Warning: This is a graphic undercover video by the Humane Society of the United States showing the horrible conditions hens endure at Kreider Farms, an egg factory in Pennsylvania that supplies eggs to grocery stores. The company is also a distributor for Eggland’s Best.
If you don’t want to watch the video, at least read about the observations of the investigator:
- Birds were severely overcrowded in cages more cramped than the national average; each hen received only 54–58 square inches of space on which to spend her life.
- Injured and dead hens, including mummified bird carcasses, were found inside cages with living hens laying eggs for human consumption.
- Hens were left without water for days when a water source malfunctioned, causing many to die.
- Hens’ legs, wings, and heads were found trapped in cage wires and automated feeding machinery.
- A thick layer of dead flies on the barn floors caused a crunching sound when walking on it.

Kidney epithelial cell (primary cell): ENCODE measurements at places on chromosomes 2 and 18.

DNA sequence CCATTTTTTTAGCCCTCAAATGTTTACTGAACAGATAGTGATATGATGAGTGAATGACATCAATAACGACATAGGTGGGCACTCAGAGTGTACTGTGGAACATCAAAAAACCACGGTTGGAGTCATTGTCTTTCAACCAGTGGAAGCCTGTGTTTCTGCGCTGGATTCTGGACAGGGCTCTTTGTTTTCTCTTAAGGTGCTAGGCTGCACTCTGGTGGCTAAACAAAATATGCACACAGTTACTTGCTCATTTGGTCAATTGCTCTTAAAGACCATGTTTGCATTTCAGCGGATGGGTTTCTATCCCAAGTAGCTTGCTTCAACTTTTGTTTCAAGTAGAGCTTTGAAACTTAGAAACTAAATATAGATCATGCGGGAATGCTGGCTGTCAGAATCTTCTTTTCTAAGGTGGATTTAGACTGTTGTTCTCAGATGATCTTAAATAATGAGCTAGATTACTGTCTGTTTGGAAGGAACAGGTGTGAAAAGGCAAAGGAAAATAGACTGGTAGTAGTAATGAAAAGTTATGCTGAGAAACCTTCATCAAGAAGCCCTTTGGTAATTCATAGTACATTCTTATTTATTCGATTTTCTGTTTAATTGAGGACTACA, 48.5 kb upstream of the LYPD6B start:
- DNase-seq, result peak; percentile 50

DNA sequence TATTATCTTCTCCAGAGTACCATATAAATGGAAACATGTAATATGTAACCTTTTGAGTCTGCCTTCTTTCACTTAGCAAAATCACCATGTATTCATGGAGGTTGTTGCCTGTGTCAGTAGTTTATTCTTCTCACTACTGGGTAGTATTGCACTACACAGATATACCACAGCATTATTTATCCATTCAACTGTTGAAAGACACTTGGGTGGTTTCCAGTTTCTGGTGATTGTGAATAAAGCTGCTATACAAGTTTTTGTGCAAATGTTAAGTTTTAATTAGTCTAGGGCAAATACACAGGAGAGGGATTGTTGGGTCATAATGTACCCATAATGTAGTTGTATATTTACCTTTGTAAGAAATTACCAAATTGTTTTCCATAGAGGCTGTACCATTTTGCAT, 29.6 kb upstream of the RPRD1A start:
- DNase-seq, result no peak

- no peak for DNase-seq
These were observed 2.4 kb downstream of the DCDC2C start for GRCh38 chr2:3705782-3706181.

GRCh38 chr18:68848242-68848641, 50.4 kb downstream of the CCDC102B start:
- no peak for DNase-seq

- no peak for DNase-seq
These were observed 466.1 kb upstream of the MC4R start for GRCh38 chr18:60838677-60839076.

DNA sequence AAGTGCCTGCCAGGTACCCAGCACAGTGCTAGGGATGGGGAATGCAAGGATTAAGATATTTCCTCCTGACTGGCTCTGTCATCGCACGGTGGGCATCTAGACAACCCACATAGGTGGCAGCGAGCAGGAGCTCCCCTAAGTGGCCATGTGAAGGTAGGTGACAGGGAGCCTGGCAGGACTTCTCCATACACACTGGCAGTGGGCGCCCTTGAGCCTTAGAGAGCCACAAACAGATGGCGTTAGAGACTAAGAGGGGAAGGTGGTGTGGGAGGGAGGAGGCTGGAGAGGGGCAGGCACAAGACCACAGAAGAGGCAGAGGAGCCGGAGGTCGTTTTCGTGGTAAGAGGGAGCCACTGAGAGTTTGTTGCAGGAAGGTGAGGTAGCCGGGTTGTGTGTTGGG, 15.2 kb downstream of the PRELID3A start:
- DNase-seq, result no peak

Not only is this a horrible way to treat animals, but the stress they endure ultimately affects their egg production. Do you want to eat those eggs?
In addition to keeping hens in deplorable conditions, Kreider Farms is one of the few egg producers in the U.S. which doesn’t support federal legislation aimed at improving conditions for America’s laying hens, and providing a stable and secure future for egg farmers.
The bill in the U.S. Congress, H.R. 3798, the Egg Products Inspection Act Amendments of 2012, would phase in new housing systems for hens over the next 15 to 18 years, providing them far more space and ensuring that cages contain environmental enrichments such as perches and nesting areas.